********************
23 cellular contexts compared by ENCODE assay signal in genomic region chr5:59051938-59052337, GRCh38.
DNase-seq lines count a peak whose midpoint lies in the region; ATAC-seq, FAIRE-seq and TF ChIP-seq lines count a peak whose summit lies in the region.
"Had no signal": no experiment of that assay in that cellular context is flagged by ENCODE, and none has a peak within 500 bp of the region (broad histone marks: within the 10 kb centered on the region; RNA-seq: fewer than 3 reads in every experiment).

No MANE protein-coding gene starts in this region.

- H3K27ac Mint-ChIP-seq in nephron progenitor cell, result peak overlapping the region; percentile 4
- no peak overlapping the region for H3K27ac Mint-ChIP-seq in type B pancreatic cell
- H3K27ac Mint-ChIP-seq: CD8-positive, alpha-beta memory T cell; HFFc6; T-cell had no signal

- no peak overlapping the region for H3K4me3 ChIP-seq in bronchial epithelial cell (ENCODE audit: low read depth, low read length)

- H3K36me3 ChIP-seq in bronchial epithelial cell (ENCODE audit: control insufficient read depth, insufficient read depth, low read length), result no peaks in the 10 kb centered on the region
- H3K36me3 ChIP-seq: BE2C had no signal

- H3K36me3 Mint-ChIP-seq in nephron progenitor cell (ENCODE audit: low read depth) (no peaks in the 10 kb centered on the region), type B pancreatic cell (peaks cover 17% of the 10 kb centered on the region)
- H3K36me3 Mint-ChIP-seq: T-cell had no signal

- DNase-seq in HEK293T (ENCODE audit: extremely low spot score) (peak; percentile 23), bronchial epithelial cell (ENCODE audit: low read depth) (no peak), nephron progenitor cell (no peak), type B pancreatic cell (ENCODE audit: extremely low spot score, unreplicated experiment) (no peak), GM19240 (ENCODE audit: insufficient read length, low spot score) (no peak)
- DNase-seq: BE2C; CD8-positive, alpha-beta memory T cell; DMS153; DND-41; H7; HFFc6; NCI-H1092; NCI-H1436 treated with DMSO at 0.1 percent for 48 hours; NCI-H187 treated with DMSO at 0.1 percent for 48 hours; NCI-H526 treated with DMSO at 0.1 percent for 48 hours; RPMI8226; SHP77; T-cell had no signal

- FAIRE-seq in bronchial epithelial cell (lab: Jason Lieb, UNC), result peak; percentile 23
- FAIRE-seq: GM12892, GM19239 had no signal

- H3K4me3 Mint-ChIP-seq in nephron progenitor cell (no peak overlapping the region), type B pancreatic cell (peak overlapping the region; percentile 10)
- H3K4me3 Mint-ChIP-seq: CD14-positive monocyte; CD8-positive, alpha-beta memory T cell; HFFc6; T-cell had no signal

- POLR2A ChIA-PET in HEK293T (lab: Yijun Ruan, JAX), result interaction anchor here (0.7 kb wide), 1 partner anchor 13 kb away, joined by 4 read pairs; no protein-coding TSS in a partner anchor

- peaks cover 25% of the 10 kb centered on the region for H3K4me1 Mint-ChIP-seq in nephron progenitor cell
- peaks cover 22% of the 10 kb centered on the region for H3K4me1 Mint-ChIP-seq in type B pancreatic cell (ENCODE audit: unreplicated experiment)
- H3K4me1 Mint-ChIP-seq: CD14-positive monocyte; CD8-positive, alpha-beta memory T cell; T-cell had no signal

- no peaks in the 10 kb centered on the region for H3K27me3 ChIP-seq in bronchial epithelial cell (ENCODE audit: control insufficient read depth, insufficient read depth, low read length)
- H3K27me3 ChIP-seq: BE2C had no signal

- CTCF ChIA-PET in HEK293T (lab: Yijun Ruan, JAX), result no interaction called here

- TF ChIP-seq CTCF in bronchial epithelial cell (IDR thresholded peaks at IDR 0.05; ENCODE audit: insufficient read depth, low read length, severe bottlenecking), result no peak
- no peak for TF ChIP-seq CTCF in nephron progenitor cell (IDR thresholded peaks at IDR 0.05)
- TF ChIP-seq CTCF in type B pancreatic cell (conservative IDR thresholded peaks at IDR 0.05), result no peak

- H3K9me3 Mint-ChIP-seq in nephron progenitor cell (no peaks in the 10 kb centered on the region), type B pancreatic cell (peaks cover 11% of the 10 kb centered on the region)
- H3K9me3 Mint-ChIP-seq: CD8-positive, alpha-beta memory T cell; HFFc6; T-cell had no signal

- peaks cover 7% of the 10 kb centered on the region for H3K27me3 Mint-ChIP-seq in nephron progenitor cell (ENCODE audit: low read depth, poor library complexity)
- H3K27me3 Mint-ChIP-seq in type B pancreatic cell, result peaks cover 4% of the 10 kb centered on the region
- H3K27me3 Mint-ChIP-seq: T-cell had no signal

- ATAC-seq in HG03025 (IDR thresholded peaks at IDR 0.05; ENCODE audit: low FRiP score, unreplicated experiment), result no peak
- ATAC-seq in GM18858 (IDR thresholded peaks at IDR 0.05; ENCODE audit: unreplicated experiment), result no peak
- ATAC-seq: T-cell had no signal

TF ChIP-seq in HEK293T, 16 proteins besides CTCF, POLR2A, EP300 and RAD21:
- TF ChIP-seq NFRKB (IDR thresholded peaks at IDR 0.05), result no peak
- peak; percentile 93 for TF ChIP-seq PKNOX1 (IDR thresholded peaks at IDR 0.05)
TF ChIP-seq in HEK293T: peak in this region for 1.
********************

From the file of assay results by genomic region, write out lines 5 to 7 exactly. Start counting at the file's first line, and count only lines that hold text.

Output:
- H3K27ac Mint-ChIP-seq in nephron progenitor cell, result peak overlapping the region; percentile 4
- no peak overlapping the region for H3K27ac Mint-ChIP-seq in type B pancreatic cell
- H3K27ac Mint-ChIP-seq: CD8-positive, alpha-beta memory T cell; HFFc6; T-cell had no signal